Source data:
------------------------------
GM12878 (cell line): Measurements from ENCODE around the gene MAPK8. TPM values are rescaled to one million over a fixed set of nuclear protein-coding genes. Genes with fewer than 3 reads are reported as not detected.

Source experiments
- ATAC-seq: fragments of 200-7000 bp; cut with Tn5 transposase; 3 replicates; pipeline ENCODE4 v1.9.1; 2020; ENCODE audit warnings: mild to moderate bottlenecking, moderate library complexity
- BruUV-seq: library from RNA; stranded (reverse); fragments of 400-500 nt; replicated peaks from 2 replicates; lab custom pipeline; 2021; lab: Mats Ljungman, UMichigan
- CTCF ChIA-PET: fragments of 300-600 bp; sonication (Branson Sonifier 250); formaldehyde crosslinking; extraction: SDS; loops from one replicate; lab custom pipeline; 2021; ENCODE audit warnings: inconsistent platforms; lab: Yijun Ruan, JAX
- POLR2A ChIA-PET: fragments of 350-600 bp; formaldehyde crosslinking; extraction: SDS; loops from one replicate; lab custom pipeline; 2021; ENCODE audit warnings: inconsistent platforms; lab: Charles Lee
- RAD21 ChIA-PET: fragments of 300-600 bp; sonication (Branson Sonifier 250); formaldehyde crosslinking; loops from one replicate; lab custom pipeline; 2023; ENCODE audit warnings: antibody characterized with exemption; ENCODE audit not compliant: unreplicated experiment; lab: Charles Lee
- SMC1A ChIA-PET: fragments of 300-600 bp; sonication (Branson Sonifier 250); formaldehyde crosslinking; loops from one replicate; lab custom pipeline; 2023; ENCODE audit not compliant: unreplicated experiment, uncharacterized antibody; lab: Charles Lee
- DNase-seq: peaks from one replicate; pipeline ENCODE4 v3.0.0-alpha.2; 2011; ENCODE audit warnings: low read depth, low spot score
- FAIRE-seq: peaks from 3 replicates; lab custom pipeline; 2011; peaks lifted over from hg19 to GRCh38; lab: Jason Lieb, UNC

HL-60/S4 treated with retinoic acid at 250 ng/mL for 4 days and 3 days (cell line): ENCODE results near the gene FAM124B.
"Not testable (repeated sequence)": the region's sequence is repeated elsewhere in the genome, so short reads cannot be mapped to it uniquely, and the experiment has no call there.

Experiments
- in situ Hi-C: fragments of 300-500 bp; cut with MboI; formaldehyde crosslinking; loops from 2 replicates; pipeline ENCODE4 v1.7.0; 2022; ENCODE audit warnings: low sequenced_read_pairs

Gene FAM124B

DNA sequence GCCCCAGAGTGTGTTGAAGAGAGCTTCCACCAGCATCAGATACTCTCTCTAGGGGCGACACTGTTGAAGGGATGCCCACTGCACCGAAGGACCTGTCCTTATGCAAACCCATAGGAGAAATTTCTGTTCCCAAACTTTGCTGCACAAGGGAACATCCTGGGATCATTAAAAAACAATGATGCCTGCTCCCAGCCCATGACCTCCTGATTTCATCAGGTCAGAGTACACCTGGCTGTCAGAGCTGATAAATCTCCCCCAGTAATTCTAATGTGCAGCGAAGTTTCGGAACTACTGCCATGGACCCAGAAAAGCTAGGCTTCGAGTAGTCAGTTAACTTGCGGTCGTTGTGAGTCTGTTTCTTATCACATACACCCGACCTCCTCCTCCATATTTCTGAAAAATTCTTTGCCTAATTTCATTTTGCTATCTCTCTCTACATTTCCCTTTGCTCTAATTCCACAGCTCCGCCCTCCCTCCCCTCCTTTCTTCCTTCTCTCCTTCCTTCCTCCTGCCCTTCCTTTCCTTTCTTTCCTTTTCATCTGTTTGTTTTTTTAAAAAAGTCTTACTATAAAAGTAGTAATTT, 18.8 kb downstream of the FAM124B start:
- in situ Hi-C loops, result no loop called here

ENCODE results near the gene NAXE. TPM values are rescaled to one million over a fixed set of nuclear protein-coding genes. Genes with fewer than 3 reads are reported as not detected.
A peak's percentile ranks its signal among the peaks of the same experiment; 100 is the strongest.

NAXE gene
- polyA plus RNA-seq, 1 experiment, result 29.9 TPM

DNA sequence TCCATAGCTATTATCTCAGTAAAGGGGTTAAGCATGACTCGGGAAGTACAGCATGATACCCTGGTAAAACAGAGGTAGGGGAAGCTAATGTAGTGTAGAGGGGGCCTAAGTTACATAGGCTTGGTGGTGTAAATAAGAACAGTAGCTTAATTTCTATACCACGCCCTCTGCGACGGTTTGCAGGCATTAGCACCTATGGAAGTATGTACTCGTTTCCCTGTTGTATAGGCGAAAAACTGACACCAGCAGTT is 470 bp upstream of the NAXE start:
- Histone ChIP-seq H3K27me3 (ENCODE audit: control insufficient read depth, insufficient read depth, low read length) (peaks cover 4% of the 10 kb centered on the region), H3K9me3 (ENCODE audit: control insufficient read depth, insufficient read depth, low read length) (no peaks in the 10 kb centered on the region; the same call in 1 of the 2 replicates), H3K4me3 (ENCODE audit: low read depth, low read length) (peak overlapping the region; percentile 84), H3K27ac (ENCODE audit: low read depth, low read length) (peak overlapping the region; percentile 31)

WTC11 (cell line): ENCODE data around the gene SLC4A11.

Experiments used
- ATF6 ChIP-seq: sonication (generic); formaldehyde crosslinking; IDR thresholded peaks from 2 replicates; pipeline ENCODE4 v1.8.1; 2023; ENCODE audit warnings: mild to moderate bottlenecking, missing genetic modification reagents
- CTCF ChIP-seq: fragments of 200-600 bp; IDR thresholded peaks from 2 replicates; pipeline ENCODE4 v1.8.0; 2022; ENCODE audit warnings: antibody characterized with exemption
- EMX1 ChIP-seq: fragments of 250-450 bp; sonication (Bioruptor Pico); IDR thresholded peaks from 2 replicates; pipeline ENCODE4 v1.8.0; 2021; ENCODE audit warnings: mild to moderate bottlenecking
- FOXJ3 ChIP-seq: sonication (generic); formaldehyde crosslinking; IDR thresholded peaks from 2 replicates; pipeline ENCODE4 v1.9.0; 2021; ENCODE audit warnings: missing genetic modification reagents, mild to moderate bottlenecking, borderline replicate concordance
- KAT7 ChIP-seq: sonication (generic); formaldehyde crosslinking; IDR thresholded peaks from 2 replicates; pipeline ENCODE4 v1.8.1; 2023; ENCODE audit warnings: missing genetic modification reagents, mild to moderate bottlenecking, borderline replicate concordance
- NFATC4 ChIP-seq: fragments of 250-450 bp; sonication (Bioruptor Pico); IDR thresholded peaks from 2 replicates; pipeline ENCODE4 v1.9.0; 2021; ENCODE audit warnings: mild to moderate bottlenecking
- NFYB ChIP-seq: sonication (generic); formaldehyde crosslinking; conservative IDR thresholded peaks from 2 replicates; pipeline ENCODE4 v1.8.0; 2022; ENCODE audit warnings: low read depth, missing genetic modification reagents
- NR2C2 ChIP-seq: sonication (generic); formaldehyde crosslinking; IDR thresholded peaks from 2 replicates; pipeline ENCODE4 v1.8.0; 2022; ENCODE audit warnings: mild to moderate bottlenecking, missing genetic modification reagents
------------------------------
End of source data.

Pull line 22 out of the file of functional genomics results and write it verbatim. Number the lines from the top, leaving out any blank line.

DNA sequence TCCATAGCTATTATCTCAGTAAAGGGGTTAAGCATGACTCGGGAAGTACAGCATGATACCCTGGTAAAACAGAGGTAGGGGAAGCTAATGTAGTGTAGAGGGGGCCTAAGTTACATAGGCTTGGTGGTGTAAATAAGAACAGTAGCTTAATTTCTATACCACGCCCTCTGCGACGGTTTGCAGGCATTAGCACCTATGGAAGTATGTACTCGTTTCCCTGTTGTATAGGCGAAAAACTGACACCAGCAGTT is 470 bp upstream of the NAXE start: